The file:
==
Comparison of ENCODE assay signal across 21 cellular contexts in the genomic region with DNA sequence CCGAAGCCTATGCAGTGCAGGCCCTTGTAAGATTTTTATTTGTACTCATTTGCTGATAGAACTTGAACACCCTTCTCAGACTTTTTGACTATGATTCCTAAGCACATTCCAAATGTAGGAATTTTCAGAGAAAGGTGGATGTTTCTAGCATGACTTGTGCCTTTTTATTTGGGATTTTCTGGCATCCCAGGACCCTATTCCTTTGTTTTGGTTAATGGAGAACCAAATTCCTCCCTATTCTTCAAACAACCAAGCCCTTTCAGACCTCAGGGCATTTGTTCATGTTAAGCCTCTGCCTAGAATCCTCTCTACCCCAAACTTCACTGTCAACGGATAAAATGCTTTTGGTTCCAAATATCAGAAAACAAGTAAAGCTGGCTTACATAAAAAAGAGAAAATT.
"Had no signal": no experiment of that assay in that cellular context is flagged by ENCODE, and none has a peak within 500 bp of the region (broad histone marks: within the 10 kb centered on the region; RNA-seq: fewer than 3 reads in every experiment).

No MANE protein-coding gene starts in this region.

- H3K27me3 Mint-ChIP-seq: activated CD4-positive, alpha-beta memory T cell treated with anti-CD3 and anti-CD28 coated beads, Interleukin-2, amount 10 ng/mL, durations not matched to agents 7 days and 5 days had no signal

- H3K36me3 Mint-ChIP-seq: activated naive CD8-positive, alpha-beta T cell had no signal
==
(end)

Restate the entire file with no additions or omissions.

Comparison of ENCODE assay signal across 21 cellular contexts in the genomic region with DNA sequence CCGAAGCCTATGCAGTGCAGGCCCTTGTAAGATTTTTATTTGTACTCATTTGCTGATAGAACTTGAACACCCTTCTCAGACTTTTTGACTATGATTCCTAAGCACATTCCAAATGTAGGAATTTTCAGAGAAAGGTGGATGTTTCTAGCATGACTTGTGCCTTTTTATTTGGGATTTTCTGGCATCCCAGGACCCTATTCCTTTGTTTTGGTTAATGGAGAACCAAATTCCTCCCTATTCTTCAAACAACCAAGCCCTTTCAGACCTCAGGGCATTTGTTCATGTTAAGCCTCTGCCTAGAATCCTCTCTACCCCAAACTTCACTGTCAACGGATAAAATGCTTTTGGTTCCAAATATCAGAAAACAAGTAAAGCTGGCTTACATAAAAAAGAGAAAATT.
"Had no signal": no experiment of that assay in that cellular context is flagged by ENCODE, and none has a peak within 500 bp of the region (broad histone marks: within the 10 kb centered on the region; RNA-seq: fewer than 3 reads in every experiment).

No MANE protein-coding gene starts in this region.

- H3K27me3 Mint-ChIP-seq: activated CD4-positive, alpha-beta memory T cell treated with anti-CD3 and anti-CD28 coated beads, Interleukin-2, amount 10 ng/mL, durations not matched to agents 7 days and 5 days had no signal

- H3K36me3 Mint-ChIP-seq: activated naive CD8-positive, alpha-beta T cell had no signal